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New year, new life? Maybe not … and that’s OK January 1st, 2010
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New year, new life? Maybe not … and that’s OK By Leila Kalmbach
It’s the new year: a time for change and renewal. Now is the time to bring our best intentions out of hiding, brush the dust off of them and set them on their feet to scurry off into the future. This is the year that it’s really going to happen — you’ll stress less, spend more time with your family, work out on a regular basis and eat a healthy diet. Except … you know that’s not true. Every year, millions of people around the world resolve to change their lives starting January 1. By February, most of them have reverted to their old ways. Self-improvement is always a great goal, but there’s obviously something about New Year’s resolutions that makes them hard to keep. What is it that makes them so difficult to stick to? And how can we take this idea of getting a fresh start and turn it into something we can actually stick with throughout the year? One problem with New Year’s resolutions is that the new year is an arbitrary point on the calendar. It doesn’t necessarily mean anything to us as individuals. So many of us resolve to make changes in our lives simply because we feel like we’re expected to, and obligation is never an enduring form of motivation. If you do something that really changes your life, chances are it won’t be because the calendar told you you should. Another reason it’s so hard to keep New Year’s resolutions is that many people try to do too much. So often we believe that if we aim to improve ourselves in five different ways, then even if we fail on four counts we’ll still have accomplished one important thing. In fact, what often happens is that once we slip up in one area, it’s much easier to make excuses for all the others, and we wind up back where we started — but with even less confidence in our ability to improve ourselves. It’s easiest to lie to ourselves when we think we’re not really lying. In terms of New Year’s resolutions, this means that if we can make excuses to ourselves about why we didn’t keep up with our resolutions — or, worse yet, fool ourselves into thinking we are keeping up with them — then we’ll feel better about failing to make the changes we’re trying to make. Armed with the knowledge of why so many resolutions fail, there are a few things we can resolve to do differently this year.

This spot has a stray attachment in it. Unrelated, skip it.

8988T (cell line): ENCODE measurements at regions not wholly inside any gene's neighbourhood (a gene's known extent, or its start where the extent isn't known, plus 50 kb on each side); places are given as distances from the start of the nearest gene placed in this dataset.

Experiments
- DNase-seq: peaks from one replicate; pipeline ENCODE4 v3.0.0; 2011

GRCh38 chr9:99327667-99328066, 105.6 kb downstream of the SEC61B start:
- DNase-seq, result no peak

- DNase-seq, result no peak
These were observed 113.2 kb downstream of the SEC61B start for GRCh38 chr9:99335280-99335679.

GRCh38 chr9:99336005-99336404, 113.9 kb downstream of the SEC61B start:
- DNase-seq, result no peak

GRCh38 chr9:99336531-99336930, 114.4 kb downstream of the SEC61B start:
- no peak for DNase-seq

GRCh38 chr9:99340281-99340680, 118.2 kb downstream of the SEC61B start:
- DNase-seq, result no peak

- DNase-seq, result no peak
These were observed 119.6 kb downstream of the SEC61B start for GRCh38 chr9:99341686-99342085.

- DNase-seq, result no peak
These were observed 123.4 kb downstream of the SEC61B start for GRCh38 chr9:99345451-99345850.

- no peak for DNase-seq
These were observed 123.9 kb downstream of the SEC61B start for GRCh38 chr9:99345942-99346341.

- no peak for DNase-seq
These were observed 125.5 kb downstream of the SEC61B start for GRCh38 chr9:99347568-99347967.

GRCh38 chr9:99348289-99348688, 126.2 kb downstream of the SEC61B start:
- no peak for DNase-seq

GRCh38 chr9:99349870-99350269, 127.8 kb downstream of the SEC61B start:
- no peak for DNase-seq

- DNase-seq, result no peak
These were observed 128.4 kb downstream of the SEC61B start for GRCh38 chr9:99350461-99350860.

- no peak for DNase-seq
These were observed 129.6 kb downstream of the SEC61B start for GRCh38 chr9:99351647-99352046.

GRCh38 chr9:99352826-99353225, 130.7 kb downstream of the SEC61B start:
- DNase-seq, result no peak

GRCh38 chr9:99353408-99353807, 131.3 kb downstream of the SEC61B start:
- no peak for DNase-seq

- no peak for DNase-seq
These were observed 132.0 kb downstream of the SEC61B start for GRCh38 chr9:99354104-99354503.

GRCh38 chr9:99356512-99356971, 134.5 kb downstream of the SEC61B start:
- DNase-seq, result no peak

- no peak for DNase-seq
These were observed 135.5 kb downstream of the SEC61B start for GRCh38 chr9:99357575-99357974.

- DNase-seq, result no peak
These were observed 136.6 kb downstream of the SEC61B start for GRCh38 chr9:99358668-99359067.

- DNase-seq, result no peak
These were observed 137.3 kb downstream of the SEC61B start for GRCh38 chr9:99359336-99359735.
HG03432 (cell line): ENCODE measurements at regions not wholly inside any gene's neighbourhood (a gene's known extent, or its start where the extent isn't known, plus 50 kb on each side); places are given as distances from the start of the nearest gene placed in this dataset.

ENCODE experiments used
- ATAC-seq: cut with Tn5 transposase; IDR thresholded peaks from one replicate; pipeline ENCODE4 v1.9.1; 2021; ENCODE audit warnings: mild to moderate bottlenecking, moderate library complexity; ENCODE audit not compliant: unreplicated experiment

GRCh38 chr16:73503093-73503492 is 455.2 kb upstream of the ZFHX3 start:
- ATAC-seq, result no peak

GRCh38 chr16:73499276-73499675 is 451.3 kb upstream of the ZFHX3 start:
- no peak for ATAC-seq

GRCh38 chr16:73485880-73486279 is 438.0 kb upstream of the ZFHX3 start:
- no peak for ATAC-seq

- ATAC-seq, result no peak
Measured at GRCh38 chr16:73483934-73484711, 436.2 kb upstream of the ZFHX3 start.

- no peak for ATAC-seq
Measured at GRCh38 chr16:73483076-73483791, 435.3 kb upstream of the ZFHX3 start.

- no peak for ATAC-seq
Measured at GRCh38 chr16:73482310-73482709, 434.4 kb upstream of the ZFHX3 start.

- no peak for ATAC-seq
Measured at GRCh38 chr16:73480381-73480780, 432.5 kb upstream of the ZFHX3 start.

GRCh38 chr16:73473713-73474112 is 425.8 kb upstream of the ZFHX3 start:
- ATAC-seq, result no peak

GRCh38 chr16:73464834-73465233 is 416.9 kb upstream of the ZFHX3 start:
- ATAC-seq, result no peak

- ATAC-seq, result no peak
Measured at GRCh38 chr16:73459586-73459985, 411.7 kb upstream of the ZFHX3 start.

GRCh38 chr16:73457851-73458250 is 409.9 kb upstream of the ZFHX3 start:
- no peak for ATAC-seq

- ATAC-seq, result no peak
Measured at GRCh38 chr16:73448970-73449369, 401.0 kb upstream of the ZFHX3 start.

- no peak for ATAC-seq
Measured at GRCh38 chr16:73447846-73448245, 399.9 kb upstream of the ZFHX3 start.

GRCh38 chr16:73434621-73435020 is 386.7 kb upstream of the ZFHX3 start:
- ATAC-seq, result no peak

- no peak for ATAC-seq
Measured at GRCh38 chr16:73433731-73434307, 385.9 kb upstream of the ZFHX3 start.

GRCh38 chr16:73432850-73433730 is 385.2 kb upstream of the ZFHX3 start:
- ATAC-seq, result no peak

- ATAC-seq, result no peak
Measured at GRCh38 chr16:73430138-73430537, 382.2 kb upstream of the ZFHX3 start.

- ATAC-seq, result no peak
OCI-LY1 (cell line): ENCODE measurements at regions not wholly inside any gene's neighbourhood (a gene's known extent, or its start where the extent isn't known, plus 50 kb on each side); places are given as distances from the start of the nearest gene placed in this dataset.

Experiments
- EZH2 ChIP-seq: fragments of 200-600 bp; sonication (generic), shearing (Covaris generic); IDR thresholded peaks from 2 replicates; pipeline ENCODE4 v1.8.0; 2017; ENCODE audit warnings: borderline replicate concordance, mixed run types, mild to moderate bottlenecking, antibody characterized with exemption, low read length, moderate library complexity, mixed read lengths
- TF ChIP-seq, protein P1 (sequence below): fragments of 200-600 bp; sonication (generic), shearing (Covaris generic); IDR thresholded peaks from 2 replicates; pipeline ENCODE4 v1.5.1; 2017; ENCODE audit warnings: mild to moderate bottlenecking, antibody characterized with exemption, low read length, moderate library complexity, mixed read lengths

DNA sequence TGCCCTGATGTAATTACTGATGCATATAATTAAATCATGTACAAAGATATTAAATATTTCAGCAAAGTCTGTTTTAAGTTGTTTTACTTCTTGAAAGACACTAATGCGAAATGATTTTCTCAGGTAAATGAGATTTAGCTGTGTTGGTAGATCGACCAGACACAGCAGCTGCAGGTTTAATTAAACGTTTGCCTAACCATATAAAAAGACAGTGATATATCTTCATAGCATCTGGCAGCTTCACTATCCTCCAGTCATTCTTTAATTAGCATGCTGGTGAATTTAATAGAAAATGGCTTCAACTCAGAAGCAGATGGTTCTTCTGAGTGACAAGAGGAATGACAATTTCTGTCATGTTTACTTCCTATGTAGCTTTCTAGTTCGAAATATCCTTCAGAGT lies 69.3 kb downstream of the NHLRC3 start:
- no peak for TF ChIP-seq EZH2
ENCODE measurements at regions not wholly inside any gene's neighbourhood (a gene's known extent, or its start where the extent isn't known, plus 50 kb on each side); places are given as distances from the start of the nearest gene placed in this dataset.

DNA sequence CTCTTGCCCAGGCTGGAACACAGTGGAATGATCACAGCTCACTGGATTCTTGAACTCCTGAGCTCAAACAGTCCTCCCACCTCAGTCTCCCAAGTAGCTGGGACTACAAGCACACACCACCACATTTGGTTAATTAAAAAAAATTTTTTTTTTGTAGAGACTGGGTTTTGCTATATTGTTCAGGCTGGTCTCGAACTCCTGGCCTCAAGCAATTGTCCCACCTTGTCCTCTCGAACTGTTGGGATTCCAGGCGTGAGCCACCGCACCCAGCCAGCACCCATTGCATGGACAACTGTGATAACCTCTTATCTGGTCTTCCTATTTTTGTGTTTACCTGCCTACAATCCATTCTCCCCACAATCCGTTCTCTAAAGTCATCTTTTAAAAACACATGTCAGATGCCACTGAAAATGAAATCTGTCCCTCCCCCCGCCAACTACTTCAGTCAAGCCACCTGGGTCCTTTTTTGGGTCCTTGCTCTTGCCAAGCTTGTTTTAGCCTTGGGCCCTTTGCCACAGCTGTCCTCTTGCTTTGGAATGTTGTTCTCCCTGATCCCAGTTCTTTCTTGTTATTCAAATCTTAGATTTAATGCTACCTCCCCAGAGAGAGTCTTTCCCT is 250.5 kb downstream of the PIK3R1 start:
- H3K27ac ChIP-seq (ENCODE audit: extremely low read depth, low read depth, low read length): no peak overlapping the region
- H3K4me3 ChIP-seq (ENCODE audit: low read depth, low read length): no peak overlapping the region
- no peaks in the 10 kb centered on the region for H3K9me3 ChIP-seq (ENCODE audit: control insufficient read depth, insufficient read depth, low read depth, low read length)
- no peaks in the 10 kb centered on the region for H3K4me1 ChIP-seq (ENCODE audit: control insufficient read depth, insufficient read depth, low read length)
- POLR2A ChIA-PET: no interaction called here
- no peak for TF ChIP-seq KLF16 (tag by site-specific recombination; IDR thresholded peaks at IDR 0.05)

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1. Resolutions don’t have to correspond to the start of the year. If you feel like something in your life needs to change, anytime can be a starting point. The best time to resolve to do something differently is when you feel pressure from the inside to make changes, not pressure from the outside, such as at the start of a new calendar year. 2. Make small changes. Don’t try to improve everything in your life all at once, because attempting to do so is setting yourself up for failure. Change little things about your daily routine that make you feel better, make you healthier or improve your relationship with the world. Then build from there. 3. Set specific goals. If you decide that you need to exercise more, don’t just resolve to exercise more. Decide what “more” means to you. Set a specific amount of time per day you’ll spend exercising, or a specific number of times per week you’ll go to a yoga class. The more specific you are with your goal, the less easily you’ll be able to make excuses and the more you’ll have to hold yourself accountable if you mess up. No matter what you do differently tomorrow from what you’ve done today, you will still be you. Rather than try to completely overhaul yourself and get rid of all your flaws, know that you’re a good person who just needs to make some simple adjustments. Humans are creatures of habit. If you can incorporate small changes into your life one at a time and practice these new behaviors over and over, soon they will become second nature. You won’t become a new person overnight, but in the midst of our quick-fix, Band-Aid-solution world, you may be one of the few who make enduring improvements. Remember the old joke: How do you eat an elephant? One bite at a time. About the author: Leila Kalmbach is an Austin-based freelance writer and editor who is currently spending the year in Australia. Leila grew up in Austin and graduated from Reed College in Portland, Oregon. In her free time, she enjoys reading, writing, hiking and spending time around the water. Contact her by e-mailing firstname.lastname@example.org or visit www.eyeforink.com for more information.
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